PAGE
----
What to know before you visit

Parks Canada is investing an unprecedented $3 billion over five years into infrastructure improvements to heritage, visitor, waterway and highway assets located within national historic sites, national parks, and national marine conservation areas across Canada.

In Pacific Rim National Park Reserve, a number of exciting projects are underway, including the creation of a new multi-use path announced as part the Government of Canada’s Budget 2016. While these projects may cause some inconvenience to visitors, and sometimes look pretty unsightly, the work is very important and will help visitors enjoy and explore the national park reserve for many more years to come. We appreciate the patience of visitors and the local communities while we work on these projects.

Projects in Pacific Rim National Park Reserve: 


Kwisitis Visitor Centre – infrastructure upgrades

The Kwisitis Visitor Centre is a recognized Federal Heritage Building, and is the national park reserve’s premier iconic building and primary visitor centre. Work to restore the building exterior, which is nearing the end of its lifecycle, as well as necessary repairs to interior spaces that have sustained water damage will begin in February 2020. This work will ensure that the building can better withstand the elements of the West Coast and continue to serve as a place of wonder for visitors in the years ahead.

What does this mean for visitors?

  • During the first phase of work, from February 10 to mid-March 2020, the Kwisitis Visitor Centre will be closed to all visitor access. While work is underway, the observation deck by the Visitor Centre entrance will remain open to visitors.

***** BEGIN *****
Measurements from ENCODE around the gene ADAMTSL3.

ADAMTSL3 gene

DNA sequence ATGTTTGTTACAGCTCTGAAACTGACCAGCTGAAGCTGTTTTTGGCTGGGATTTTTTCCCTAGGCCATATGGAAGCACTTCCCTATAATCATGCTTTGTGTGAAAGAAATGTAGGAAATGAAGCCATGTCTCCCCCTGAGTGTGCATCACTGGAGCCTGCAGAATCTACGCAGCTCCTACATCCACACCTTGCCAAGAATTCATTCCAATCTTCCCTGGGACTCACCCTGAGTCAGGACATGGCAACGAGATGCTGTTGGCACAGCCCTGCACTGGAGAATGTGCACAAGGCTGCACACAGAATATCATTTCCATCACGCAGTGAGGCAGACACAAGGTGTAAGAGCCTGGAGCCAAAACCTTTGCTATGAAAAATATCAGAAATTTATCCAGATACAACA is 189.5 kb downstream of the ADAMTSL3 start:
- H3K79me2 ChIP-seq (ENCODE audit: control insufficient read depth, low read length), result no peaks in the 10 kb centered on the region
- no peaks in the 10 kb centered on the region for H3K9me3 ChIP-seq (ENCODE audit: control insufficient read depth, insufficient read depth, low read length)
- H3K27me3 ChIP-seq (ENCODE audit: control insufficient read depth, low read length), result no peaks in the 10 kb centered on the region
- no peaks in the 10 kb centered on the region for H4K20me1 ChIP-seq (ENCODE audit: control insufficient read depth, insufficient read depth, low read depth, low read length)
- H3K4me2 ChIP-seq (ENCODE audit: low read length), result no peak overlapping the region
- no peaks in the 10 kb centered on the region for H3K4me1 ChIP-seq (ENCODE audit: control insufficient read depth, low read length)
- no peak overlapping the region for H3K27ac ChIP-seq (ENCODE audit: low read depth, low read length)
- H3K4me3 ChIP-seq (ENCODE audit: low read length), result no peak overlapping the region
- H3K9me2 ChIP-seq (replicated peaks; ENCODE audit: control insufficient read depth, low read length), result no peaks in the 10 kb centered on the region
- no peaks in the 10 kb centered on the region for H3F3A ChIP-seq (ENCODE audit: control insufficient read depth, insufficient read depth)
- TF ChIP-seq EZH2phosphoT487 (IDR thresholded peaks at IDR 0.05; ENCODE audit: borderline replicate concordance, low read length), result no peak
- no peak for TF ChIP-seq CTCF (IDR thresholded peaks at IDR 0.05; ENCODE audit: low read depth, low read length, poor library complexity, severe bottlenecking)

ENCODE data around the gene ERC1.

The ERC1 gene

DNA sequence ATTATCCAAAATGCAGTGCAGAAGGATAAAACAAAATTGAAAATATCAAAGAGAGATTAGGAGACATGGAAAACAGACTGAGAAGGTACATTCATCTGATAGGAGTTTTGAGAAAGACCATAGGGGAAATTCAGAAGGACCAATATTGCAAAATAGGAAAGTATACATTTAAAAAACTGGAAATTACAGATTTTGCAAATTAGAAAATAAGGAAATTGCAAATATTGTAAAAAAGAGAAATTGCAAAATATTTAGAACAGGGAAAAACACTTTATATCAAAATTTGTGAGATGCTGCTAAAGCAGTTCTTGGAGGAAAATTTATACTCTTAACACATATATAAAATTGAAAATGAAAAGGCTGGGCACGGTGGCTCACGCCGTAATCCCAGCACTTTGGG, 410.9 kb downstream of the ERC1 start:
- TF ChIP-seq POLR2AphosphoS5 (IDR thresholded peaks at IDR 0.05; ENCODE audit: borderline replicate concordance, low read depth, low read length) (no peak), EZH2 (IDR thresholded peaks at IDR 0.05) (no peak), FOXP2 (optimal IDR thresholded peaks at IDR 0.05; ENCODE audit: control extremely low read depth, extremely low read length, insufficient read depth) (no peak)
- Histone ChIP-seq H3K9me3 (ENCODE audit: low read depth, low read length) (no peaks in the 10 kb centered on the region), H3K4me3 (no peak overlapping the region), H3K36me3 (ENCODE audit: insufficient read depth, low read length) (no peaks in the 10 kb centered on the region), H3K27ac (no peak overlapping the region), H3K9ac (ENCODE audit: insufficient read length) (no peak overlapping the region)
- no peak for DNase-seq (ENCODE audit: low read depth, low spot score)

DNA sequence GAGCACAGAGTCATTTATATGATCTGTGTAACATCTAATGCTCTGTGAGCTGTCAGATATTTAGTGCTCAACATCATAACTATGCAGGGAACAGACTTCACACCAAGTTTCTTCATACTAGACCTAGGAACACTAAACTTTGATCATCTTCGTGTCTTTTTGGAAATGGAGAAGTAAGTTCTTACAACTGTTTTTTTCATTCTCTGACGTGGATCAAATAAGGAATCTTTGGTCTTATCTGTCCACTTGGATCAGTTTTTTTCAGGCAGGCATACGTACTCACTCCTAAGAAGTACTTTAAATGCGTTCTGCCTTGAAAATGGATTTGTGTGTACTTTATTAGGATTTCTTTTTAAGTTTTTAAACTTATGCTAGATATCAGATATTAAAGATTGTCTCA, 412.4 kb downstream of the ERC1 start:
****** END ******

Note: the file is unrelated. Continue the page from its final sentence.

• During the second phase, the Visitor Centre will reopen to visitors as the work continues until Summer 2020. 
  • Check here for the Visitor Centre’s current hours of operation as you plan for your next trip to the area.
  • During construction, visitors can expect scaffolding around the building and parking may be limited.
  • During phase two, especially for larger vehicles like RVs, visitors can find more parking in the day-use areas by turning right at the T junction, where Wick Road meets the beach.
  • Please respect all on-site signage, and be aware of some minor disturbances, including construction noise and temporary closures of certain areas.

Logan Creek Bridge, West Coast Trail

The Logan Creek suspension bridge is located approximately 19 km from the Gordon River Trailhead on the West Coast Trail. Work to replace the existing 75 metre bridge with a 113 metre bridge upstream of the current site is underway. The existing bridge will continue to provide hikers with a way to cross Logan Creek until the new bridge is opens for the 2020 hiking season. 


Schooner Cove Trail – Boardwalk improvements

Due to extensive storm damage over winter 2018, the Schooner Cove Trail and parking lot in the Long Beach Unit of Pacific Rim National Park Reserve is closed to ensure the safety of visitors until further notice. Parks Canada trail crew assessed the trail area and discovered that both the boardwalk and several bridges require significant repairs, after sustaining considerable damage from over 100 trees that fell during the storm. Parks Canada is working closely with the Tla-o-qui-aht First Nations to re-open the trail in 2020, with work to clear the fallen trees currently underway.

Please use caution when visiting Schooner Cove from Incinerator Rock and Long Beach access points. Always check the tides before heading out as some sections of Schooner Cove are impassable at high tides and access may be dangerous during winter storms.

Check storm advisories, warnings and closures in Pacific Rim National Park Reserve before you visit.


To stay updated on infrastructure work in Pacific Rim National Park Reserve, follow us on Facebook or on Twitter, or call 250-726-3500.